We recognise that animal welfare issues and social issues are linked, and we work with vulnerable people and those going through a crisis to support them and their pets in times of need.
Recently, our Animal Welfare Officers stepped in to help an owner struggling to cope with two 11-month-old cats. Ren and Koji are a pair of closely bonded brothers, and when they were signed over to us, we realised that Koji’s left eye looked rather strange.
Upon further investigation, it looked as though Koji had a congenital eye issue, possibly present from birth. The surface of his eyeball was damaged, and would likely grow to cause Koji considerable pain if left untreated.
His eyelid was also covered in scar tissue, and there was a skin lesion roughly the size of a five pence piece on his forehead, caused by Koji trying to scratch at his irritated eye. Luckily, although Koji was clearly experiencing some discomfort, there was no further swelling or discharge around his eye, nor any other signs of a more severe infection.
As Koji’s eye defect was irreversible and likely to get worse, our vets quickly decided to remove the eyeball to prevent any future adverse developments and cure a constant source of irritation.
However, because Ren and Koji are so close, Koji’s time away in our clinic took its toll on Ren – who missed his brother so much that he cried non-stop whilst they were parted.
In order to try and normalise Ren’s experience as much as possible, we secured him a place with a dedicated foster carer whilst we looked after Koji, so that Ren could have lots of one-on-one care and attention to distract him from being lonely.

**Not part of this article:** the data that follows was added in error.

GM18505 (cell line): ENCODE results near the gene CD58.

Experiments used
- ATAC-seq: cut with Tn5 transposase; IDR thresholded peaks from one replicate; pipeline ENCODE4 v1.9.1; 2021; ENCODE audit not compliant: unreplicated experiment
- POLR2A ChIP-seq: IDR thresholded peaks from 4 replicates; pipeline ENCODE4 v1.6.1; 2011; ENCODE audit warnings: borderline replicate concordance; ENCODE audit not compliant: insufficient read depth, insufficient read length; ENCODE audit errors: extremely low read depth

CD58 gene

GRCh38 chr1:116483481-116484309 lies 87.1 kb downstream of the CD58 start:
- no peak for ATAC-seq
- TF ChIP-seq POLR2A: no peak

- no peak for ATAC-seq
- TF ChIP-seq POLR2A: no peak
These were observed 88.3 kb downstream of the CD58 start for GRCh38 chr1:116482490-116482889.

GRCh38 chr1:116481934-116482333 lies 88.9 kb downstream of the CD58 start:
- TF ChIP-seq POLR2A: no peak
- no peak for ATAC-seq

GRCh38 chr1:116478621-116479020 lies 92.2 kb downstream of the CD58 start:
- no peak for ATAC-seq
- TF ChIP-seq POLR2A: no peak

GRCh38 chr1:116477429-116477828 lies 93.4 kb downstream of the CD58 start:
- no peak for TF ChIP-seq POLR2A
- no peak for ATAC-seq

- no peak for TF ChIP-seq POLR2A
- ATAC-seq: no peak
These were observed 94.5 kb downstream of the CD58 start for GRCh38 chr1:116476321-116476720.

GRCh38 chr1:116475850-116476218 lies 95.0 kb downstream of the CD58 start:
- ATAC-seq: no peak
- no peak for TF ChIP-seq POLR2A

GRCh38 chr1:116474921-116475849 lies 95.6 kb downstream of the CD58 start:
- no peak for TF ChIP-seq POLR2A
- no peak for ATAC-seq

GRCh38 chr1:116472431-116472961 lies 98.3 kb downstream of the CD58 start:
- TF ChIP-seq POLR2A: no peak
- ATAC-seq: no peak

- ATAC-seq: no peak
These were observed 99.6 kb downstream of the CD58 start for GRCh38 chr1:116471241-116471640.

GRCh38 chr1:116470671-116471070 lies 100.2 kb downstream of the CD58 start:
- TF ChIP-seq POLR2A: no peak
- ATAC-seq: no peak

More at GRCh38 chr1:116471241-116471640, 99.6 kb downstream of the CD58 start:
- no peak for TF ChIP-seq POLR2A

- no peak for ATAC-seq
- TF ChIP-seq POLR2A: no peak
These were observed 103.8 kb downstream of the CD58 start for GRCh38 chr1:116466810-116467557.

Thankfully, Koji’s procedure went to plan and his left eye was successfully removed. As soon as he had recovered, we were able to reunite him with his brother at the foster carers’, who was more than happy to look after both siblings until they’d found their forever home together.
From that moment on, Ren and Koji were inseparable once again, and Koji’s lack of left eye doesn’t seem to have affected him at all – he is just as bright and energetic as his brother, and loves to play games with Ren and humans alike!
It came as no surprise that shortly after being placed up for adoption, somebody snapped up the gorgeous pair – we are thrilled that Ren and Koji are now happily rehomed with a lucky and loving owner, and more importantly, with each other.
The playful and affectionate pair will be spending their first Christmas settled into their new home, whilst our Animal Welfare Officers remain on call throughout the festive period to support other animals and owners in need.
If you are interested in becoming a foster carer in 2020, read about what it takes and see if you can apply today.find out more
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